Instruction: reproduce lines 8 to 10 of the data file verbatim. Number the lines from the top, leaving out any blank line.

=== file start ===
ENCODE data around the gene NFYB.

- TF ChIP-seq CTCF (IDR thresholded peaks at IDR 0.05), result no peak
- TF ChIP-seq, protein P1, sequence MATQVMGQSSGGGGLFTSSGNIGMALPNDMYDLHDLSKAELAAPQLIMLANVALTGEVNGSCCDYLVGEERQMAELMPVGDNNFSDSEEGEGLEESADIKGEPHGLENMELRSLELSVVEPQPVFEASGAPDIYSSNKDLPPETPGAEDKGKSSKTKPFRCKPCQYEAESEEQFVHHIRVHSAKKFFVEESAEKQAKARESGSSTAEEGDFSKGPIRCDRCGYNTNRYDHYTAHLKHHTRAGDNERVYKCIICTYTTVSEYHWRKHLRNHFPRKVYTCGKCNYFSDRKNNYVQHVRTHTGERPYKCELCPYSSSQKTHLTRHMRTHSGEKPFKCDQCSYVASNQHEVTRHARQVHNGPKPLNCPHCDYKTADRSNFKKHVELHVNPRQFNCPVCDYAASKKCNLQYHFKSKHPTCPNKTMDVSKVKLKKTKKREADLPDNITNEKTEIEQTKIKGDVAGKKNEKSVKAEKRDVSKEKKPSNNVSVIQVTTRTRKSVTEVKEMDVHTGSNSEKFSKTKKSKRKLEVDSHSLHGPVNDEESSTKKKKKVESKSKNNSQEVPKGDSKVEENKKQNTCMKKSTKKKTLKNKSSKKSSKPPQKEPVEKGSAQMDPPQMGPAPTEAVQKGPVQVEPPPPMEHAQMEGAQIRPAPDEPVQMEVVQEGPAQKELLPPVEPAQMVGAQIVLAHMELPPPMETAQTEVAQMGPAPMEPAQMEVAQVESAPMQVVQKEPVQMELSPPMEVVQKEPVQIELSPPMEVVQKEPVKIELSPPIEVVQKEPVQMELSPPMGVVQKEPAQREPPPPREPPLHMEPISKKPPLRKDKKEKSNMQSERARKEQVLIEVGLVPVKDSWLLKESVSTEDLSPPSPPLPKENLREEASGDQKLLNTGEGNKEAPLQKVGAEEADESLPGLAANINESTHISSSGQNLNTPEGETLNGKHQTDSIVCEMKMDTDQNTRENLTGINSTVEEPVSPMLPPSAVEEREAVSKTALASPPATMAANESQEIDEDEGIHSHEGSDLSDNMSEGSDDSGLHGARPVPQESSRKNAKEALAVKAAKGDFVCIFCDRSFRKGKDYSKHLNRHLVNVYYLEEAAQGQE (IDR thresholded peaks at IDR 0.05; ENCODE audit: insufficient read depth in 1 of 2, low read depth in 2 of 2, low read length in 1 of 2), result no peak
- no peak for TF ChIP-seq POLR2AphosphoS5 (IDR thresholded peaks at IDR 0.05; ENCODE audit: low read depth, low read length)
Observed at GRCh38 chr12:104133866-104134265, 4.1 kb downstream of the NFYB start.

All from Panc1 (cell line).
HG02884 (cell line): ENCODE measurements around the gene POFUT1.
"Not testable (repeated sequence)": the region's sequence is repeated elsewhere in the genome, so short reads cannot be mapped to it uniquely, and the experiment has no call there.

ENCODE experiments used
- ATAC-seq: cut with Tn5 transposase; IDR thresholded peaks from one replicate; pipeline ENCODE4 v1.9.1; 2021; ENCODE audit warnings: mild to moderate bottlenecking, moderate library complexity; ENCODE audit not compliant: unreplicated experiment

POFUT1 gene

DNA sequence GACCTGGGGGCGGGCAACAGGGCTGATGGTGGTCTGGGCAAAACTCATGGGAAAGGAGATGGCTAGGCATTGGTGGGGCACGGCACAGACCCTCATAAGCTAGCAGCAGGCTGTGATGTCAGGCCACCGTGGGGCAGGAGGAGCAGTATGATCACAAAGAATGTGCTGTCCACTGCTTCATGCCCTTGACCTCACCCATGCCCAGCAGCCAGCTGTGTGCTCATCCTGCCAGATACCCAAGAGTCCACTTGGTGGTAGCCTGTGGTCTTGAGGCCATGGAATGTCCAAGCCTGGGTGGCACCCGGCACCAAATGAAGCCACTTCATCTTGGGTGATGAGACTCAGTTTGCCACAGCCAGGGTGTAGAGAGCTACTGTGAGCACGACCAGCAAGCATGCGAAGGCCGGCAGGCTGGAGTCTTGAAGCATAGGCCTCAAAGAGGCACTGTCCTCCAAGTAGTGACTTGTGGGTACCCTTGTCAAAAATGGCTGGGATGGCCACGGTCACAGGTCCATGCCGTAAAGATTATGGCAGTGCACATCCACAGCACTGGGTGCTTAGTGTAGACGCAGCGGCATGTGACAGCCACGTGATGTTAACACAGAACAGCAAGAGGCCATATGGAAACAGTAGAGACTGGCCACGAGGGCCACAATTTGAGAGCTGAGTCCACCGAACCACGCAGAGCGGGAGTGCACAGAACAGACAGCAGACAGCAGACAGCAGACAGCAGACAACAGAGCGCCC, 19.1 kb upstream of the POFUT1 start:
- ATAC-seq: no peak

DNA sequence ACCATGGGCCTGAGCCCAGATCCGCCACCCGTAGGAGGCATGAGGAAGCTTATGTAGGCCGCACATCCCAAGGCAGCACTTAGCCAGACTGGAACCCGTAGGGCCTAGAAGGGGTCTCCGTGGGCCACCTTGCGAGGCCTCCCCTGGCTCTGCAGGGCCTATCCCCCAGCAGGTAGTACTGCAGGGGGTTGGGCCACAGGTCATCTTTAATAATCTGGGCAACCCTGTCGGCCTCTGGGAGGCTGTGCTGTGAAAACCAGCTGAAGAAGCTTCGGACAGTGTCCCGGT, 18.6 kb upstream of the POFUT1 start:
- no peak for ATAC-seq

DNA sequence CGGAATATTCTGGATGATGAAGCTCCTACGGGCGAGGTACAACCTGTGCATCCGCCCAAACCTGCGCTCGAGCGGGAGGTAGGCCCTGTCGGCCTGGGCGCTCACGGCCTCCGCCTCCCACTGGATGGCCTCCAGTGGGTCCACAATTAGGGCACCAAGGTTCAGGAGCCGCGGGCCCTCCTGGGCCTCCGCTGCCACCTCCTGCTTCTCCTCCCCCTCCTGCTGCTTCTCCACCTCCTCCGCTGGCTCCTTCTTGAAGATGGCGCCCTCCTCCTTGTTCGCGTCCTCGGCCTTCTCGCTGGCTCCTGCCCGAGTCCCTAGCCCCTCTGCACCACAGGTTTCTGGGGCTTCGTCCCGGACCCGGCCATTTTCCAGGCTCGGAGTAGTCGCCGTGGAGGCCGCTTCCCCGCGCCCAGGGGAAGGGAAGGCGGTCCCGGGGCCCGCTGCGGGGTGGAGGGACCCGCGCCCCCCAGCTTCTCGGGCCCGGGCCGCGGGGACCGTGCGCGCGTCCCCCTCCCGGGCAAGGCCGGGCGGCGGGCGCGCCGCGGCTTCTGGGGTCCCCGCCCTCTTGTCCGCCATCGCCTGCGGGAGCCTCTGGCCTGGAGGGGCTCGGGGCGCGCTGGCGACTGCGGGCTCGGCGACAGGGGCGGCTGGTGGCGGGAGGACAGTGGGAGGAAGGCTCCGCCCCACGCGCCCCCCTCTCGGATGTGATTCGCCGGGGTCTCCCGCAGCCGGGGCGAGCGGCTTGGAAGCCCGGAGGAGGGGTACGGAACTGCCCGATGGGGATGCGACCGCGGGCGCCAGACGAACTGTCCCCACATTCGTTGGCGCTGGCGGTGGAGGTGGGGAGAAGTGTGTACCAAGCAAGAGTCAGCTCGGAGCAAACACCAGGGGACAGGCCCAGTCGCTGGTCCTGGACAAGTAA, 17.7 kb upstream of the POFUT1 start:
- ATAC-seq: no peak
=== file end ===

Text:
"Not testable (repeated sequence)": the region's sequence is repeated elsewhere in the genome, so short reads cannot be mapped to it uniquely, and the experiment has no call there.

ENCODE experiments used
- ATAC-seq: cut with Tn5 transposase; IDR thresholded peaks from one replicate; pipeline ENCODE4 v1.9.1; 2021; ENCODE audit warnings: mild to moderate bottlenecking, moderate library complexity; ENCODE audit not compliant: unreplicated experiment